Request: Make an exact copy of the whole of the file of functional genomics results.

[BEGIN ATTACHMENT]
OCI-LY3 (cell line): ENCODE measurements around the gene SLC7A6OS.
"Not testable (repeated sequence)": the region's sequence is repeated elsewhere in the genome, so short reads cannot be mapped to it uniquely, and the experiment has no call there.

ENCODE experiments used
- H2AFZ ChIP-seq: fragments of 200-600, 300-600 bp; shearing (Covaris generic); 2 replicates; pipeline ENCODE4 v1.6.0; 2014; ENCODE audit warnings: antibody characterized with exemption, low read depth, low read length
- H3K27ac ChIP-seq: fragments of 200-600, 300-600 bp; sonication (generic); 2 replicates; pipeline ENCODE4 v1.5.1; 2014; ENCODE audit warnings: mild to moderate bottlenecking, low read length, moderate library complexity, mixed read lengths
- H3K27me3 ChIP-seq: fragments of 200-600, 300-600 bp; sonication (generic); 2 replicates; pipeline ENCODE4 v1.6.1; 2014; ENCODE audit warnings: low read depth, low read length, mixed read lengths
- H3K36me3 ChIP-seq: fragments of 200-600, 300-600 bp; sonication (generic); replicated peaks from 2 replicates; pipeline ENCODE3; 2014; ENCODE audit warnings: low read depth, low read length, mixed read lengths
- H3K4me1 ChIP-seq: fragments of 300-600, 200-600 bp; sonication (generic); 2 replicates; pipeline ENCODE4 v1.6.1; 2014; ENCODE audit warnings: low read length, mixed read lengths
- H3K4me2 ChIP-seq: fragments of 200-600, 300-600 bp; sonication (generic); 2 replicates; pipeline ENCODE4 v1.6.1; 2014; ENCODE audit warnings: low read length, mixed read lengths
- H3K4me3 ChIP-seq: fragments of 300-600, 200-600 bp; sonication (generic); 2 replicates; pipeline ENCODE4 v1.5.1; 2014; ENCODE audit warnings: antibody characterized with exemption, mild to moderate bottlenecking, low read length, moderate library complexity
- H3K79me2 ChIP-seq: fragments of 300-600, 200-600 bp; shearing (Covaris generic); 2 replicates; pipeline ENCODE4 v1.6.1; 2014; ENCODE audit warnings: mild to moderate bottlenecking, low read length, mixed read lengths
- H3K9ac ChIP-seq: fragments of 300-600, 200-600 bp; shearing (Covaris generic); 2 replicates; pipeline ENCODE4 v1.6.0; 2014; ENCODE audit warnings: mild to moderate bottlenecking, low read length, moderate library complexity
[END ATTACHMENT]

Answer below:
OCI-LY3 (cell line): ENCODE measurements around the gene SLC7A6OS.
"Not testable (repeated sequence)": the region's sequence is repeated elsewhere in the genome, so short reads cannot be mapped to it uniquely, and the experiment has no call there.

ENCODE experiments used
- H2AFZ ChIP-seq: fragments of 200-600, 300-600 bp; shearing (Covaris generic); 2 replicates; pipeline ENCODE4 v1.6.0; 2014; ENCODE audit warnings: antibody characterized with exemption, low read depth, low read length
- H3K27ac ChIP-seq: fragments of 200-600, 300-600 bp; sonication (generic); 2 replicates; pipeline ENCODE4 v1.5.1; 2014; ENCODE audit warnings: mild to moderate bottlenecking, low read length, moderate library complexity, mixed read lengths
- H3K27me3 ChIP-seq: fragments of 200-600, 300-600 bp; sonication (generic); 2 replicates; pipeline ENCODE4 v1.6.1; 2014; ENCODE audit warnings: low read depth, low read length, mixed read lengths
- H3K36me3 ChIP-seq: fragments of 200-600, 300-600 bp; sonication (generic); replicated peaks from 2 replicates; pipeline ENCODE3; 2014; ENCODE audit warnings: low read depth, low read length, mixed read lengths
- H3K4me1 ChIP-seq: fragments of 300-600, 200-600 bp; sonication (generic); 2 replicates; pipeline ENCODE4 v1.6.1; 2014; ENCODE audit warnings: low read length, mixed read lengths
- H3K4me2 ChIP-seq: fragments of 200-600, 300-600 bp; sonication (generic); 2 replicates; pipeline ENCODE4 v1.6.1; 2014; ENCODE audit warnings: low read length, mixed read lengths
- H3K4me3 ChIP-seq: fragments of 300-600, 200-600 bp; sonication (generic); 2 replicates; pipeline ENCODE4 v1.5.1; 2014; ENCODE audit warnings: antibody characterized with exemption, mild to moderate bottlenecking, low read length, moderate library complexity
- H3K79me2 ChIP-seq: fragments of 300-600, 200-600 bp; shearing (Covaris generic); 2 replicates; pipeline ENCODE4 v1.6.1; 2014; ENCODE audit warnings: mild to moderate bottlenecking, low read length, mixed read lengths
- H3K9ac ChIP-seq: fragments of 300-600, 200-600 bp; shearing (Covaris generic); 2 replicates; pipeline ENCODE4 v1.6.0; 2014; ENCODE audit warnings: mild to moderate bottlenecking, low read length, moderate library complexity